How to protect your smart home devices: Tech security tips to protect your Internet of Things

How to protect your smart home devices: Tech security tips to protect your Internet of Things

The “Internet of Things” (IoT) is an area of ​​technological innovation that has grown exponentially over the last decade.

This is probably what that you are faced with the Internet of Things today without even realizing it. Do you use a smart watch? Is your TV connected to the Internet? Your refrigerator? Your car? Welcome to the Internet of Things!!


Essentially, the Internet of Things is made up of different elements connected to the Internet. This includes wearable devices such as smartwatches and virtual reality devices, as well as home appliances, vehicles, cameras, game consoles or anything else connected to the Internet, including devices that cannot drive or keep drinks cold, such as laptops and smartphones.

If you have many devices connected to the Internet, you are essentially building your own Internet of Things at home or in the office.


Provisioning Smart Sensors for the IoT - Tech Briefs

The problem, however, is that everything connected to the Internet has security vulnerabilities.

You don't want a hacker to get your banking details from your laptop because they got into your banking machine .coffee! Fortunately, with a few precautions, you can keep your IoT running safely.

Here are our 7 best practices for IoT security:


IoT device security can be highly variable . A device purchased at random from a crowdfunding site may be easier for cybercriminals to attack than a “smart” device from a large manufacturer, although the opposite could also be true!

Before purchasing a new smart device, take a few minutes to research. Look for user reviews and see if there are any security or privacy concerns. Learn about the product's security features and understand its vulnerabilities.


Probably the most important step you can take to improve the security of a new device is to immediately change the default passwords. Default passwords are often extremely easy to crack (they are often just "passwords"), but many people never make the simple decision to change them.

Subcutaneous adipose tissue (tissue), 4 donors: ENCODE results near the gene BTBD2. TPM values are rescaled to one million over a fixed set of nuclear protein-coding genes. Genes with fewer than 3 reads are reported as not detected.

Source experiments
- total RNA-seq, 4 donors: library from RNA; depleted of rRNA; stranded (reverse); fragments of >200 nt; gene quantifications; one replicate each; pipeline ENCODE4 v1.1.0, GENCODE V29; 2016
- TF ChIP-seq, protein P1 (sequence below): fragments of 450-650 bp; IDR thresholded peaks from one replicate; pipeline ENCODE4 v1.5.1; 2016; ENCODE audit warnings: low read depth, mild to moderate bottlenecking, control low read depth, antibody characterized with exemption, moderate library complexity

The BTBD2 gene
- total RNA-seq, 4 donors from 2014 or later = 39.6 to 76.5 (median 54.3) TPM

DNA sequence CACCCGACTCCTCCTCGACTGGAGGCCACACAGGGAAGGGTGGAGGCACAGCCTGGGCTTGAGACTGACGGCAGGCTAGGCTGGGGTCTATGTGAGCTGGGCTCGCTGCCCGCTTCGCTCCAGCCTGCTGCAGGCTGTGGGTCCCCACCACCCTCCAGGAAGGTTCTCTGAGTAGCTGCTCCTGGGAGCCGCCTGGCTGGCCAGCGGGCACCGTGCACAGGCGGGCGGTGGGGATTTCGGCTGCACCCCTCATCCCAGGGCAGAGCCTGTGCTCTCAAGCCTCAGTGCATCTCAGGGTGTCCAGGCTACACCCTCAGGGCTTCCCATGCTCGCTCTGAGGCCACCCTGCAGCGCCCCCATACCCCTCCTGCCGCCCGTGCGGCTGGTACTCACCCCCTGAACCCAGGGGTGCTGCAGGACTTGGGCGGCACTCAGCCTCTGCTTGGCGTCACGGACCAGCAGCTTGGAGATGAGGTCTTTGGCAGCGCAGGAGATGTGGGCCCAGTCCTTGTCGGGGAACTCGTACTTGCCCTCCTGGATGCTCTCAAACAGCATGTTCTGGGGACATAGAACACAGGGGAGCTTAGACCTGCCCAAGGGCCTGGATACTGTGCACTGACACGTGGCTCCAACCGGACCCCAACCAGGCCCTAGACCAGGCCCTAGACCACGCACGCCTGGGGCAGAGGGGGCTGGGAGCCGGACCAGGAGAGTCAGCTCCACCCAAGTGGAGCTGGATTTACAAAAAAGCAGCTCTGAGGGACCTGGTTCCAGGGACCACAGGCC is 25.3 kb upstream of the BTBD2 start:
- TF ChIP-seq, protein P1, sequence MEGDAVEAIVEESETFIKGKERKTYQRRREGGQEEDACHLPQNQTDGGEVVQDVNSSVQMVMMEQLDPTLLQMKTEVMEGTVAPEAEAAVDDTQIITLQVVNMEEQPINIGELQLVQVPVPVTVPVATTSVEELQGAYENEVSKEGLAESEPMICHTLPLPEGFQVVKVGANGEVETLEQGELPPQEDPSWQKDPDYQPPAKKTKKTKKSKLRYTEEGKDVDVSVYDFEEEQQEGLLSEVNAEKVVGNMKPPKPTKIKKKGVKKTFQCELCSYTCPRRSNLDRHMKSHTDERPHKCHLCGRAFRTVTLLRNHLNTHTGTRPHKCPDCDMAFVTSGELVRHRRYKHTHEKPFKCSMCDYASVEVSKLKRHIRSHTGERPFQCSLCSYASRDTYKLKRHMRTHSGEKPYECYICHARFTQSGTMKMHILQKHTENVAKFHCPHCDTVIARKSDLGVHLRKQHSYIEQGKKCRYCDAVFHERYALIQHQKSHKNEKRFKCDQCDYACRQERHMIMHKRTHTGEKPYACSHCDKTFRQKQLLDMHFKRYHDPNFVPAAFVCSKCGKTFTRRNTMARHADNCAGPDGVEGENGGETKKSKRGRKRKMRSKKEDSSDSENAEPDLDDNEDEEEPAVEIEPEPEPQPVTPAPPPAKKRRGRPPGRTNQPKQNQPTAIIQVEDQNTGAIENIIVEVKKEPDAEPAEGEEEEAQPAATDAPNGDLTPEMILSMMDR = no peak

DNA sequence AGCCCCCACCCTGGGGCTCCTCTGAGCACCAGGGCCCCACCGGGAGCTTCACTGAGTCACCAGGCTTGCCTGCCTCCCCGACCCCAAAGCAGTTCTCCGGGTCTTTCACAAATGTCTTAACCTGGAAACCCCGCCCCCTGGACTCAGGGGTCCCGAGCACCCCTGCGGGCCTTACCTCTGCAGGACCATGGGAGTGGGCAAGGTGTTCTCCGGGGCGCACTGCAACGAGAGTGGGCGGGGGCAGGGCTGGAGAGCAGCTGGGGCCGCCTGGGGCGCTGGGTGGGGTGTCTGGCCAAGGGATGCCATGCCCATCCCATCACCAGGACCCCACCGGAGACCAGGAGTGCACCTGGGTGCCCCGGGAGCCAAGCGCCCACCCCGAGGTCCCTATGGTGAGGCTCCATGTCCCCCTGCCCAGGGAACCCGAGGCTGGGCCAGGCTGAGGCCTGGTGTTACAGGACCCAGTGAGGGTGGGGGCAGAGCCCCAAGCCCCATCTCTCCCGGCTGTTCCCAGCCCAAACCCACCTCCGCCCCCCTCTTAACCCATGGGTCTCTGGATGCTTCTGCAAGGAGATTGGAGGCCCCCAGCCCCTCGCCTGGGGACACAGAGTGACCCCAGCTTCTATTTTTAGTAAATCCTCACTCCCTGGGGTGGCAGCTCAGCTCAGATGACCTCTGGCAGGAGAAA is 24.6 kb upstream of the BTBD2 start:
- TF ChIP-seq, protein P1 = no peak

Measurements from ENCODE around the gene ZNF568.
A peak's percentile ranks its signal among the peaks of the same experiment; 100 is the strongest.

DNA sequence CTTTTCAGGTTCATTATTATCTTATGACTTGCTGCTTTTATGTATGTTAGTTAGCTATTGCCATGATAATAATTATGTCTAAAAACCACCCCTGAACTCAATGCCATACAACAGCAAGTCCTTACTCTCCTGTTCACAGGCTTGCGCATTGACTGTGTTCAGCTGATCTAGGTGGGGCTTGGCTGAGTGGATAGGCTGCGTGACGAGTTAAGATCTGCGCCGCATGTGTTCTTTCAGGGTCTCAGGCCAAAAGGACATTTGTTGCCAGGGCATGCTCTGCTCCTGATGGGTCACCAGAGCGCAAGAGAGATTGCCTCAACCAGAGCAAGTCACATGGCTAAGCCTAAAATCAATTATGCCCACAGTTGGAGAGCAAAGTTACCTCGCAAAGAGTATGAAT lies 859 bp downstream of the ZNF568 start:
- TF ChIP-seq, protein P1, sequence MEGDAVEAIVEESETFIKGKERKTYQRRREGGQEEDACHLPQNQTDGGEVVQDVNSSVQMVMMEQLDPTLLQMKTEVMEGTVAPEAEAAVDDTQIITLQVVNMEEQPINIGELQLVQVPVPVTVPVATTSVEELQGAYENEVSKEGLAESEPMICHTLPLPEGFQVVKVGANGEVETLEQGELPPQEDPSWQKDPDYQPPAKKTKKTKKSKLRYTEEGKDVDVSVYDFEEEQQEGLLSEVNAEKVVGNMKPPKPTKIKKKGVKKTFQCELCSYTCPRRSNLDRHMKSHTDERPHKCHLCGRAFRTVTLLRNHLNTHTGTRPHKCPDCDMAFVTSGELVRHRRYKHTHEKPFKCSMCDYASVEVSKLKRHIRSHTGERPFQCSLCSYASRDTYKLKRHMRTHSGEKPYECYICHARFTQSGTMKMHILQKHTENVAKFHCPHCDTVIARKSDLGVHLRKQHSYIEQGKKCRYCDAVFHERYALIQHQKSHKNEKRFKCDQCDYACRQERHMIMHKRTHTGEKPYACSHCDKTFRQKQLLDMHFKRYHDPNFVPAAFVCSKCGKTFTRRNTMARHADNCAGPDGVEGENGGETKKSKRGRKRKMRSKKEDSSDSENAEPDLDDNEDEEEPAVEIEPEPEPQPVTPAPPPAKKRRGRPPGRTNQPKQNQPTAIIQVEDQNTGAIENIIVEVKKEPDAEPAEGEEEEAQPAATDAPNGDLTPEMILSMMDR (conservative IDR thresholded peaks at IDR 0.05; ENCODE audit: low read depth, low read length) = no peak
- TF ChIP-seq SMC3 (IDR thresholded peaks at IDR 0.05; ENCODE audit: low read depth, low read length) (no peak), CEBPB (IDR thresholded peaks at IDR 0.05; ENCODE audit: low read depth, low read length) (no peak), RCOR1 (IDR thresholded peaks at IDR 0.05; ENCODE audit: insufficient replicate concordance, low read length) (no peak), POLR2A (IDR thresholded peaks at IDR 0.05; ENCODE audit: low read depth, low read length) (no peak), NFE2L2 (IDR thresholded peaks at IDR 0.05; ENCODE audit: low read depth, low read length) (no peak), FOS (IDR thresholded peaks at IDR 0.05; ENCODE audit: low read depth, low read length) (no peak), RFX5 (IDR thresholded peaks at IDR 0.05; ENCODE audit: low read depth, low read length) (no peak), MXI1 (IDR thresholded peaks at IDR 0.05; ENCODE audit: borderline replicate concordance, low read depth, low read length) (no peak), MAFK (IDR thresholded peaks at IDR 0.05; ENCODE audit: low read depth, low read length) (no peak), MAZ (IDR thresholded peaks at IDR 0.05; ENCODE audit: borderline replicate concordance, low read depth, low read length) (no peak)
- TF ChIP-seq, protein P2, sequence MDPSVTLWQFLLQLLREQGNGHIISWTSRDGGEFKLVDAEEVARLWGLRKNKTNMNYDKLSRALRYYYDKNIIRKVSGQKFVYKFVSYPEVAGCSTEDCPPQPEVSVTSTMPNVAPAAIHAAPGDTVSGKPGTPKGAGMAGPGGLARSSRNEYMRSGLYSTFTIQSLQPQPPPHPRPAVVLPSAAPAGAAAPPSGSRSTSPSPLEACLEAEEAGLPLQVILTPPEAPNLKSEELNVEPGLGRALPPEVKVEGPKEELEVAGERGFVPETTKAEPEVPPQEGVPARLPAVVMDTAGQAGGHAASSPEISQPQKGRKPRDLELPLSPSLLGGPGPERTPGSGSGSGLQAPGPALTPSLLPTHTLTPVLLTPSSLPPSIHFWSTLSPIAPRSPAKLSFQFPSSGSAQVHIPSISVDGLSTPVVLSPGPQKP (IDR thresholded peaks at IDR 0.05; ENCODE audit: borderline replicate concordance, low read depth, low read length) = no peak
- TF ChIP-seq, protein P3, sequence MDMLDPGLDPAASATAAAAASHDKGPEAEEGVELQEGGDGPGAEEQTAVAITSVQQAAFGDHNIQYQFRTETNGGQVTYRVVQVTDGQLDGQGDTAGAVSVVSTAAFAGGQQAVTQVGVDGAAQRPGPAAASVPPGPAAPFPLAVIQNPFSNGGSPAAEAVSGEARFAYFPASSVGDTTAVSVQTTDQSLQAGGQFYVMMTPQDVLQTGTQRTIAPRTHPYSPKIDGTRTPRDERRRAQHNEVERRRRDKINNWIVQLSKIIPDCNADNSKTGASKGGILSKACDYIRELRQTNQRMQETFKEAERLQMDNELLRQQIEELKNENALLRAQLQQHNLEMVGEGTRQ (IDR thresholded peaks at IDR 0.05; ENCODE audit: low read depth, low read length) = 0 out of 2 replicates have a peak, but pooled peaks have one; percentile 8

Create a unique password for this device that is at least 12 characters long and includes letters, numbers, and symbols. Ideally, your password should be a random string of characters rather than a recognisable word or phrase. Use a password manager to remember your password securely.

Also, whenever possible, protect all devices with multi-factor authentication (MFA), as this provides an additional layer of security that cannot be breached , even if a cyber-criminal recovers your password. .


As soon as you turn on a new smart device, the privacy and security settings open immediately. Adapt them to your comfort level. Please note that many devices default to the least secure settings, and you should not assume that these default settings are configured the way you want them.

For example, your device may share behaviour and location data with the manufacturer by default. Think about what kind of data you want to collect and share between your devices.


Many Internet routers allow you to create a "guest" network, separate from the main network used by your home and business devices. It's always a good idea to maintain a guest network if you want to use WiFi. If a guest's device becomes infected with a virus or malware, a guest network helps prevent malware on your network and devices.

Because the security of smart devices can vary and each can create an access point for every other device connected to the Internet, it makes sense to always use a guest network. to better protect you. If an attacker manages to access a smart device this way, he won't even be able to easily access the main network.

5. Stay on top of updates

Aside from changing default passwords, probably the second most important habit for keeping your Internet of Things secure is keeping all your devices up to date. When the manufacturer releases a software update, apply it immediately. Updates include important changes that improve the performance and security of your devices.

You can often enable automatic updates. This means that as soon as an update becomes available, your device will automatically download and install it. However, you may need to restart your device to complete the installation. We recommend using automatic updates for all devices, including computers and smart devices.


Just as you set your privacy settings based on your comfort level, think about the capabilities of the device you're using. IoT devices often have features you'll never need or use. See if you can disable these features to protect your security and privacy.

For example, should you tell your social media followers how cold your refrigerator is? It sounds ridiculous, but many devices come with features that don't always make sense. Even if it doesn't seem silly to you (maybe your fridge is tied to your online identity), do you need to control your fridge via a smartwatch app? There are probably some features you won't use. In general, the fewer unnecessary features you enable, the more secure your device will be.

7. Be careful where you place your devices.

Many smart devices come with microphones and cameras that can sometimes be activated without your permission. Sometimes this is caused by hackers, but sometimes devices are designed to collect data this way. In any case, you need to think about where you will place smart devices in your home.

Think strategically. Would you like them in the nursery or where you have sensitive conversations about work or family? You can also designate certain areas of your home as “safe” spaces that are intentionally kept away from IoT devices.

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